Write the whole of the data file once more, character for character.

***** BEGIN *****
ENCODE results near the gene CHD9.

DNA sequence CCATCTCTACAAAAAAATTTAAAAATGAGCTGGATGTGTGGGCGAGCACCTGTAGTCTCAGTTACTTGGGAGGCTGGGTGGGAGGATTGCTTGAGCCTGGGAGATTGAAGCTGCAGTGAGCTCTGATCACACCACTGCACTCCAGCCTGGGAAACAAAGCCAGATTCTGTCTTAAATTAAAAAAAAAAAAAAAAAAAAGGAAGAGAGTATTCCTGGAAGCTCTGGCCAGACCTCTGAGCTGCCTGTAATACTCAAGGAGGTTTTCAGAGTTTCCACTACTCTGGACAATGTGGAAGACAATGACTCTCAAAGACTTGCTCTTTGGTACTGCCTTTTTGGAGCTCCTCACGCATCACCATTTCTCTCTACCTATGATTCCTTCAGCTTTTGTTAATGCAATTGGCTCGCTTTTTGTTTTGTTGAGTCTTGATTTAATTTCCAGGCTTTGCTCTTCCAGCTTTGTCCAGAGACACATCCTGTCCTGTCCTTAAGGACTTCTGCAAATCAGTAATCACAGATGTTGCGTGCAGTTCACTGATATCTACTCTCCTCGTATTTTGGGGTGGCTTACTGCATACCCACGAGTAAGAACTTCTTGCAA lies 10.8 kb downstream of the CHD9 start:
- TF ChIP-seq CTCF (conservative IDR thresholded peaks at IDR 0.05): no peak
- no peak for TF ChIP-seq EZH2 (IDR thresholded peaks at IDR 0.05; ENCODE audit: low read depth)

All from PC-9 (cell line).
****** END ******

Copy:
ENCODE results near the gene CHD9.

DNA sequence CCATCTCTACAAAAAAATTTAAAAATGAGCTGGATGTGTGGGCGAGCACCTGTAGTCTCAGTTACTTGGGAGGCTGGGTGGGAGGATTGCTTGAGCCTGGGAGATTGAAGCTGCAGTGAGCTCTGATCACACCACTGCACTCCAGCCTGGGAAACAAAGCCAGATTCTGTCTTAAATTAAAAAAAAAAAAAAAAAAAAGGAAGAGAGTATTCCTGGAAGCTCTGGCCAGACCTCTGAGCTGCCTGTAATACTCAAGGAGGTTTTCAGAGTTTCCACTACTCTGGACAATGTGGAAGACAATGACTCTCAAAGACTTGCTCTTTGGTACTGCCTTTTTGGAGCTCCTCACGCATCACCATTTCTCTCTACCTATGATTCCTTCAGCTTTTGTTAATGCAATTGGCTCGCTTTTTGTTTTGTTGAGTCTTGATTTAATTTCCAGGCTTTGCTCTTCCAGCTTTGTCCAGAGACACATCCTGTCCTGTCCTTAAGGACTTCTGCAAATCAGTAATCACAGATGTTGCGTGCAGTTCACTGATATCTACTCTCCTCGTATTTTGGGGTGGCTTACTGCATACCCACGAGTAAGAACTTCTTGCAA lies 10.8 kb downstream of the CHD9 start:
- TF ChIP-seq CTCF (conservative IDR thresholded peaks at IDR 0.05): no peak
- no peak for TF ChIP-seq EZH2 (IDR thresholded peaks at IDR 0.05; ENCODE audit: low read depth)

All from PC-9 (cell line).